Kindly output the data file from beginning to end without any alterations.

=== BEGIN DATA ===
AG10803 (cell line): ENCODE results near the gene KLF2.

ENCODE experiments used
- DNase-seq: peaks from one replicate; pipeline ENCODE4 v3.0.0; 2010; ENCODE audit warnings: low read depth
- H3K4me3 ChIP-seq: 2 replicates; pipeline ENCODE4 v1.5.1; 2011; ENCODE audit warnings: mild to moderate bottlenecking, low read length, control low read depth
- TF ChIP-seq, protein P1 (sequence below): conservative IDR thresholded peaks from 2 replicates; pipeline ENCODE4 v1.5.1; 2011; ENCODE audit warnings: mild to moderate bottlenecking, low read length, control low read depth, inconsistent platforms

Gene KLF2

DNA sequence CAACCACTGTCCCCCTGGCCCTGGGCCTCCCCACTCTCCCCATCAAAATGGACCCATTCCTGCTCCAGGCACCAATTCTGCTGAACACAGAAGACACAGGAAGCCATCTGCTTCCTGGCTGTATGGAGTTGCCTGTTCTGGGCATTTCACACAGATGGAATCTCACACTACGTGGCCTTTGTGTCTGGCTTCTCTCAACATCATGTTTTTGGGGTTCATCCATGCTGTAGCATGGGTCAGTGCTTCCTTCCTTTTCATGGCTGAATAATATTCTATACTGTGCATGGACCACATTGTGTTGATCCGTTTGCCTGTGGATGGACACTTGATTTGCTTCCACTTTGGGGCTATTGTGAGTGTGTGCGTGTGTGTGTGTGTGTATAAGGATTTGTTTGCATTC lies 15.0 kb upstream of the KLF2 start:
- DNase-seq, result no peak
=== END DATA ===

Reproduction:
AG10803 (cell line): ENCODE results near the gene KLF2.

ENCODE experiments used
- DNase-seq: peaks from one replicate; pipeline ENCODE4 v3.0.0; 2010; ENCODE audit warnings: low read depth
- H3K4me3 ChIP-seq: 2 replicates; pipeline ENCODE4 v1.5.1; 2011; ENCODE audit warnings: mild to moderate bottlenecking, low read length, control low read depth
- TF ChIP-seq, protein P1 (sequence below): conservative IDR thresholded peaks from 2 replicates; pipeline ENCODE4 v1.5.1; 2011; ENCODE audit warnings: mild to moderate bottlenecking, low read length, control low read depth, inconsistent platforms

Gene KLF2

DNA sequence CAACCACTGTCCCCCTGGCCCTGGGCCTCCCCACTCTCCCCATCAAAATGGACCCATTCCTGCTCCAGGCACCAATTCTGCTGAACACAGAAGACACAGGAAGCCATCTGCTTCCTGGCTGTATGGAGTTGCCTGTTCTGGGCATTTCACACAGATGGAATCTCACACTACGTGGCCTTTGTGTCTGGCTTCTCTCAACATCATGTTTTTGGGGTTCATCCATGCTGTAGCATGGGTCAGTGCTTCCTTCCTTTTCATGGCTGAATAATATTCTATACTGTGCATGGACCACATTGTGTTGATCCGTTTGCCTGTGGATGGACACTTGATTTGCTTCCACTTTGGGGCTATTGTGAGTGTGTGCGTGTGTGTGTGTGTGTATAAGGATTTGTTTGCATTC lies 15.0 kb upstream of the KLF2 start:
- DNase-seq, result no peak